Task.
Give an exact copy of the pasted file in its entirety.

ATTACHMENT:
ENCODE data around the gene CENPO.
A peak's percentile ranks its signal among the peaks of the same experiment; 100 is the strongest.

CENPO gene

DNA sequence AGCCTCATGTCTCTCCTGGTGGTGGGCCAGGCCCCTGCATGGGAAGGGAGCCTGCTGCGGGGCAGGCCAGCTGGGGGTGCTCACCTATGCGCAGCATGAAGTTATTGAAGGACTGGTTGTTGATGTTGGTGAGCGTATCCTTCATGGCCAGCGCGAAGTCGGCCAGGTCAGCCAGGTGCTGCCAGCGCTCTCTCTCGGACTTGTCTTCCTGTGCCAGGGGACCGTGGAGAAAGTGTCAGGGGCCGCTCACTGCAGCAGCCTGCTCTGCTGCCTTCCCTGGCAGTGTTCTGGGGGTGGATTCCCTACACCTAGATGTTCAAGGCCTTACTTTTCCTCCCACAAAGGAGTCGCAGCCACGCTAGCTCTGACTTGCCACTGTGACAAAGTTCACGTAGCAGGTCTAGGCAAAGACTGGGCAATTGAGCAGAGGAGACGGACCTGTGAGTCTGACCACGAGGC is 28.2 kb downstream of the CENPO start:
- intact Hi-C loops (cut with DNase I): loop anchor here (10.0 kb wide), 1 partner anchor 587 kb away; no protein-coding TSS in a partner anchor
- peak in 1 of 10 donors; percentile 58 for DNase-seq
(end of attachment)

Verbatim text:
ENCODE data around the gene CENPO.
A peak's percentile ranks its signal among the peaks of the same experiment; 100 is the strongest.

CENPO gene

DNA sequence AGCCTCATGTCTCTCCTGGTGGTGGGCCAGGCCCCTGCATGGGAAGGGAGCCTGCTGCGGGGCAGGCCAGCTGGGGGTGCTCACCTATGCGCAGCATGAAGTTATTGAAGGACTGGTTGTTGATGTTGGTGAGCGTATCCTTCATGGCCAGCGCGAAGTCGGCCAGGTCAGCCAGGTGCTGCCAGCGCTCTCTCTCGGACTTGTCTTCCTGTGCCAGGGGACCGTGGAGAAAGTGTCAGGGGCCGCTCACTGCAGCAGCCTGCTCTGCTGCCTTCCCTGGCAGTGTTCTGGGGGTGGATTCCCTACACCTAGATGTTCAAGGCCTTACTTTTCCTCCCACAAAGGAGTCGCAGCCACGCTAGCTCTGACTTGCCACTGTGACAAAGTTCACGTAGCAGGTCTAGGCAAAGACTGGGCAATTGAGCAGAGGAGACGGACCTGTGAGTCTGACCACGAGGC is 28.2 kb downstream of the CENPO start:
- intact Hi-C loops (cut with DNase I): loop anchor here (10.0 kb wide), 1 partner anchor 587 kb away; no protein-coding TSS in a partner anchor
- peak in 1 of 10 donors; percentile 58 for DNase-seq